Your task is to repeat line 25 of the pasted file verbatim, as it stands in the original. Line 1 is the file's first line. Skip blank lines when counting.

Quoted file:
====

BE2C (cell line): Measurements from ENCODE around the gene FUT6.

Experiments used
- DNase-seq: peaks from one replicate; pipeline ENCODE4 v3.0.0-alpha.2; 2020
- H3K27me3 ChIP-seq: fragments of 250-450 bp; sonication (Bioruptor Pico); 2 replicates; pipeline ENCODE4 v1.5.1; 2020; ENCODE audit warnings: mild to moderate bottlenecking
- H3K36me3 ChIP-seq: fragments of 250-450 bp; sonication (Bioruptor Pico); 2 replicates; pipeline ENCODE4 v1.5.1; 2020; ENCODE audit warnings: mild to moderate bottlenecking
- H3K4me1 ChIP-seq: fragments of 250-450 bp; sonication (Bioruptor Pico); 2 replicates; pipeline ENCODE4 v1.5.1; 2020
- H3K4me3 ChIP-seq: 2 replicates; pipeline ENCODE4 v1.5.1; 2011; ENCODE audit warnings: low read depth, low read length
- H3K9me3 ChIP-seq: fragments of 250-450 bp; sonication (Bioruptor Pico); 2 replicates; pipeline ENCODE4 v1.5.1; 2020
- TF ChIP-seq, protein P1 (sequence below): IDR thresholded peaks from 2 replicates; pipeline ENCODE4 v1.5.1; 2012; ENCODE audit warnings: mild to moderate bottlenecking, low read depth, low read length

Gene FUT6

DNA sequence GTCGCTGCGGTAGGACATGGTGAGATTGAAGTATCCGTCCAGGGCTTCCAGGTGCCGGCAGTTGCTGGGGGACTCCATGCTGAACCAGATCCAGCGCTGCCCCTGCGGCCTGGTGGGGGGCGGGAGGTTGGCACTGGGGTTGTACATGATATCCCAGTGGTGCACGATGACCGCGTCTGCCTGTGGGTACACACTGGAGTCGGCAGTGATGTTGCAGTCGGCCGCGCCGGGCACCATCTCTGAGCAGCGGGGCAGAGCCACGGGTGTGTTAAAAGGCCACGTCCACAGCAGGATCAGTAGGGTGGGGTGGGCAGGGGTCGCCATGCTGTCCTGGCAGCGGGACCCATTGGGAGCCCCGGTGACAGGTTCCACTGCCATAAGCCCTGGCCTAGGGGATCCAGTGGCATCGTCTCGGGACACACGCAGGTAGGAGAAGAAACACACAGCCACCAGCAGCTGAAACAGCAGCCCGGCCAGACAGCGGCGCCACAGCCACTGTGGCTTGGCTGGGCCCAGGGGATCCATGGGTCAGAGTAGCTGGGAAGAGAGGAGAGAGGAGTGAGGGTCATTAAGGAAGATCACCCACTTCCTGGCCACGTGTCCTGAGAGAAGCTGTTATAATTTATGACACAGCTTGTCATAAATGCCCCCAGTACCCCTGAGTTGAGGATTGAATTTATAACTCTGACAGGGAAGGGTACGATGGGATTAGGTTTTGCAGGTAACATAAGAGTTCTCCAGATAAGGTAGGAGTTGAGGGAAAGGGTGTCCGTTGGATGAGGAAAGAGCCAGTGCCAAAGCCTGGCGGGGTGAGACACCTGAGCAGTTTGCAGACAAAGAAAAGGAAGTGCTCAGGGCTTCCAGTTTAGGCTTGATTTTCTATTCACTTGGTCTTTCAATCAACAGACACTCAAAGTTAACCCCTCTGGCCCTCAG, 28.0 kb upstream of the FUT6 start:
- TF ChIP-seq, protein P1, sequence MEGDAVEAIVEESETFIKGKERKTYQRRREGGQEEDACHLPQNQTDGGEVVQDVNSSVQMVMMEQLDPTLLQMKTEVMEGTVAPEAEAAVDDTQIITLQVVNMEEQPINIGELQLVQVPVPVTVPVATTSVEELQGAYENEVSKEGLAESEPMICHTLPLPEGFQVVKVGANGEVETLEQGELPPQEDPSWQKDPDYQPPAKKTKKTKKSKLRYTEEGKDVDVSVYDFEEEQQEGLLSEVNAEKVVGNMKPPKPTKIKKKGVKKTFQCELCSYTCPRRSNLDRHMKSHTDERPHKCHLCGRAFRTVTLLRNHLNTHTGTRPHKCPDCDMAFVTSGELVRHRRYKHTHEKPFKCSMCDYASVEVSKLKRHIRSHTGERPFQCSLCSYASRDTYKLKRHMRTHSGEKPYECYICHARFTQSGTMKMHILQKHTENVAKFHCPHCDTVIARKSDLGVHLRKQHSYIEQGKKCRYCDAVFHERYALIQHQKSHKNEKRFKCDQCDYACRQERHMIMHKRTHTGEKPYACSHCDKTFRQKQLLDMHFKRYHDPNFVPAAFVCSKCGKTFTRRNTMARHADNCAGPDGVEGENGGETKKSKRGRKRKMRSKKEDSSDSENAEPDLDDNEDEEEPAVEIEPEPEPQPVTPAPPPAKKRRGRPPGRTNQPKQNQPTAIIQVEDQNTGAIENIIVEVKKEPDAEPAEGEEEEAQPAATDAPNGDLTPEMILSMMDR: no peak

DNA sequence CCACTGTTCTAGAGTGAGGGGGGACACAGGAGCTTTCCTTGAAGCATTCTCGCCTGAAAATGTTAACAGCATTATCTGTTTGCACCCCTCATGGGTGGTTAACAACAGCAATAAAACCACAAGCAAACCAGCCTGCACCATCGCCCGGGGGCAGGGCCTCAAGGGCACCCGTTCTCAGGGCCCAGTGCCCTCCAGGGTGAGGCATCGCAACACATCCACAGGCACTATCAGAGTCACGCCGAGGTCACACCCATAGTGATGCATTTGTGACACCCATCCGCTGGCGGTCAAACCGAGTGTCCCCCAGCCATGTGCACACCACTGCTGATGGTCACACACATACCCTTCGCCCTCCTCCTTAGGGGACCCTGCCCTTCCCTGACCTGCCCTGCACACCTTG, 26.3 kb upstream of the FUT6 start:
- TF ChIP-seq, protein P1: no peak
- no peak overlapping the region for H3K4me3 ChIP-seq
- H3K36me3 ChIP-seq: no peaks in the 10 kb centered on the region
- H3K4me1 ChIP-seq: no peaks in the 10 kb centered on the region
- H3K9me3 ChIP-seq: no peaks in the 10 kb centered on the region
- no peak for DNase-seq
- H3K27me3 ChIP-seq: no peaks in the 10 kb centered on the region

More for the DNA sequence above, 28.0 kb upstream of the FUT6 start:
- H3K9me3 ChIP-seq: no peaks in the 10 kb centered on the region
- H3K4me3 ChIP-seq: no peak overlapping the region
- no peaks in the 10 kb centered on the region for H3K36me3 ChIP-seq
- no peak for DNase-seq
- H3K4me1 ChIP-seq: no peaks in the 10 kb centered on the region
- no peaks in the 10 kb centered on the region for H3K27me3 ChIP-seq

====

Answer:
- no peak for DNase-seq